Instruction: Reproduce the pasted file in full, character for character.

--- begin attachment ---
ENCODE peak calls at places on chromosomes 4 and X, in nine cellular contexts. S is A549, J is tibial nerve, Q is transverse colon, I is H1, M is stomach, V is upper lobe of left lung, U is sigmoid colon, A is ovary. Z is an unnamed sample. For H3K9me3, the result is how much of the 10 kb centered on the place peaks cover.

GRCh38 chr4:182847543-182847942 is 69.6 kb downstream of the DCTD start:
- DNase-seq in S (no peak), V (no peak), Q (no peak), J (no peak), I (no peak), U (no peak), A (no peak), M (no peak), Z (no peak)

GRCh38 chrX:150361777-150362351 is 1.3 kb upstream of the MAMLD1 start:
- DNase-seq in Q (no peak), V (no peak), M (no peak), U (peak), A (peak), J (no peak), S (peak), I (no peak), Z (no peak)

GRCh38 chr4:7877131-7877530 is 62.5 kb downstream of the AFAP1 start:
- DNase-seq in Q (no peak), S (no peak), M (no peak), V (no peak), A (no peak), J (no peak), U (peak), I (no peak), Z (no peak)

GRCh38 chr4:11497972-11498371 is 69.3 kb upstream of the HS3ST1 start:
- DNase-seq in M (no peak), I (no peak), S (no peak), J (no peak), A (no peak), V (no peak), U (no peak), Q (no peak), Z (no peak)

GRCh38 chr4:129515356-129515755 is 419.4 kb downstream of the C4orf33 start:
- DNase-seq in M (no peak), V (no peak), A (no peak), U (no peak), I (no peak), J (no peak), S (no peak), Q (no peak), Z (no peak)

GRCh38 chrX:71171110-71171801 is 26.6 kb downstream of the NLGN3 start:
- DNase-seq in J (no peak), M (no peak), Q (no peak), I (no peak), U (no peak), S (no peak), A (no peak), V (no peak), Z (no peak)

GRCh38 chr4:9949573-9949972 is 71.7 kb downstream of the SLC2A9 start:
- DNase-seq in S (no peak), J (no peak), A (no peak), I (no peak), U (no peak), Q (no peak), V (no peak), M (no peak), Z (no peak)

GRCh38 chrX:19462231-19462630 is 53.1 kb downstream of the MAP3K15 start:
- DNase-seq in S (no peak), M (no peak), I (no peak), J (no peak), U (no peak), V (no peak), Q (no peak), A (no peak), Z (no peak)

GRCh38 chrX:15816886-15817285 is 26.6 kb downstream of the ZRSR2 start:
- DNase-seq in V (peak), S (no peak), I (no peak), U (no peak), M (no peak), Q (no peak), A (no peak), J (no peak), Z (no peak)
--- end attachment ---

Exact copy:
ENCODE peak calls at places on chromosomes 4 and X, in nine cellular contexts. S is A549, J is tibial nerve, Q is transverse colon, I is H1, M is stomach, V is upper lobe of left lung, U is sigmoid colon, A is ovary. Z is an unnamed sample. For H3K9me3, the result is how much of the 10 kb centered on the place peaks cover.

GRCh38 chr4:182847543-182847942 is 69.6 kb downstream of the DCTD start:
- DNase-seq in S (no peak), V (no peak), Q (no peak), J (no peak), I (no peak), U (no peak), A (no peak), M (no peak), Z (no peak)

GRCh38 chrX:150361777-150362351 is 1.3 kb upstream of the MAMLD1 start:
- DNase-seq in Q (no peak), V (no peak), M (no peak), U (peak), A (peak), J (no peak), S (peak), I (no peak), Z (no peak)

GRCh38 chr4:7877131-7877530 is 62.5 kb downstream of the AFAP1 start:
- DNase-seq in Q (no peak), S (no peak), M (no peak), V (no peak), A (no peak), J (no peak), U (peak), I (no peak), Z (no peak)

GRCh38 chr4:11497972-11498371 is 69.3 kb upstream of the HS3ST1 start:
- DNase-seq in M (no peak), I (no peak), S (no peak), J (no peak), A (no peak), V (no peak), U (no peak), Q (no peak), Z (no peak)

GRCh38 chr4:129515356-129515755 is 419.4 kb downstream of the C4orf33 start:
- DNase-seq in M (no peak), V (no peak), A (no peak), U (no peak), I (no peak), J (no peak), S (no peak), Q (no peak), Z (no peak)

GRCh38 chrX:71171110-71171801 is 26.6 kb downstream of the NLGN3 start:
- DNase-seq in J (no peak), M (no peak), Q (no peak), I (no peak), U (no peak), S (no peak), A (no peak), V (no peak), Z (no peak)

GRCh38 chr4:9949573-9949972 is 71.7 kb downstream of the SLC2A9 start:
- DNase-seq in S (no peak), J (no peak), A (no peak), I (no peak), U (no peak), Q (no peak), V (no peak), M (no peak), Z (no peak)

GRCh38 chrX:19462231-19462630 is 53.1 kb downstream of the MAP3K15 start:
- DNase-seq in S (no peak), M (no peak), I (no peak), J (no peak), U (no peak), V (no peak), Q (no peak), A (no peak), Z (no peak)

GRCh38 chrX:15816886-15817285 is 26.6 kb downstream of the ZRSR2 start:
- DNase-seq in V (peak), S (no peak), I (no peak), U (no peak), M (no peak), Q (no peak), A (no peak), J (no peak), Z (no peak)